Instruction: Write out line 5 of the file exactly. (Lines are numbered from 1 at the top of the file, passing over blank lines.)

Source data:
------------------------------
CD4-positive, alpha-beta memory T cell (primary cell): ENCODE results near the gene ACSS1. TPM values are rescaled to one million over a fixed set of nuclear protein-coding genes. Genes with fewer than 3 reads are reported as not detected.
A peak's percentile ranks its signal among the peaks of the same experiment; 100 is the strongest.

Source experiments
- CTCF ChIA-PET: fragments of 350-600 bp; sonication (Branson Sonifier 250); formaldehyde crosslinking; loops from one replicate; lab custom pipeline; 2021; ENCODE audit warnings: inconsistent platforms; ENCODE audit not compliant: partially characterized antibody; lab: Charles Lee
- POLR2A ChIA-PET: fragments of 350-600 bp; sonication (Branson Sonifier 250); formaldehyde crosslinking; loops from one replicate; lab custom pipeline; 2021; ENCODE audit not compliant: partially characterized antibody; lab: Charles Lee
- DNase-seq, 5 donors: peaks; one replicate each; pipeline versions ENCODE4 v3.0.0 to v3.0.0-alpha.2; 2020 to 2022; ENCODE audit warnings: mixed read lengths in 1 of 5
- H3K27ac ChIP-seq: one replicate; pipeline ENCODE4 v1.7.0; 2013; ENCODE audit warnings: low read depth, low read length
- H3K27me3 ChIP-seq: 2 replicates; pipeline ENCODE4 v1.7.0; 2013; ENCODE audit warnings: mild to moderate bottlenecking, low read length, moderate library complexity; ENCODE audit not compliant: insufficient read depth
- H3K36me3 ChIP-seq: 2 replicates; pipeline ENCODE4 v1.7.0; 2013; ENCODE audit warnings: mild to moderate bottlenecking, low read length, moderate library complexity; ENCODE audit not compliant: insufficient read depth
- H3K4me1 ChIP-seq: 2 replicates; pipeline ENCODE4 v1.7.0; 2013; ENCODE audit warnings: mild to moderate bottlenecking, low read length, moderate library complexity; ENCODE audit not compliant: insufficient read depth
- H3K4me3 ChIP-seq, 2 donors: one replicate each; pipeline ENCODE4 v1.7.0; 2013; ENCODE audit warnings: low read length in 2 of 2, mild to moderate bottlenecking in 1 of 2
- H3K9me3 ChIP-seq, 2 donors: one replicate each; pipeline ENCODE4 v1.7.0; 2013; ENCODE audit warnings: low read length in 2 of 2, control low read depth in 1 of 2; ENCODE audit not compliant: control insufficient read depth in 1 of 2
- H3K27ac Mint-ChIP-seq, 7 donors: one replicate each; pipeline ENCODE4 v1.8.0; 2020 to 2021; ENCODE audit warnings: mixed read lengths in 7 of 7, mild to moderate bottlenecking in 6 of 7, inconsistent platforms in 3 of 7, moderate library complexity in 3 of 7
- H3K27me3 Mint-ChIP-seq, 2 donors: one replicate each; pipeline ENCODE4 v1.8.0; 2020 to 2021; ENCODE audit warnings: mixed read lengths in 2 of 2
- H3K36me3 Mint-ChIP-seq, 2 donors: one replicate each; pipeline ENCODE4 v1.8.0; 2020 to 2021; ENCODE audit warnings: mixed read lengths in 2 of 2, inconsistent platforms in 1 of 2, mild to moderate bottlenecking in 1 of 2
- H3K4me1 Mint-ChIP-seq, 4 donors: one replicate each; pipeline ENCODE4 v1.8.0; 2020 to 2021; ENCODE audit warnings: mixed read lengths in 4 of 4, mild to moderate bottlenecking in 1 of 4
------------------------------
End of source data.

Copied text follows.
- POLR2A ChIA-PET: fragments of 350-600 bp; sonication (Branson Sonifier 250); formaldehyde crosslinking; loops from one replicate; lab custom pipeline; 2021; ENCODE audit not compliant: partially characterized antibody; lab: Charles Lee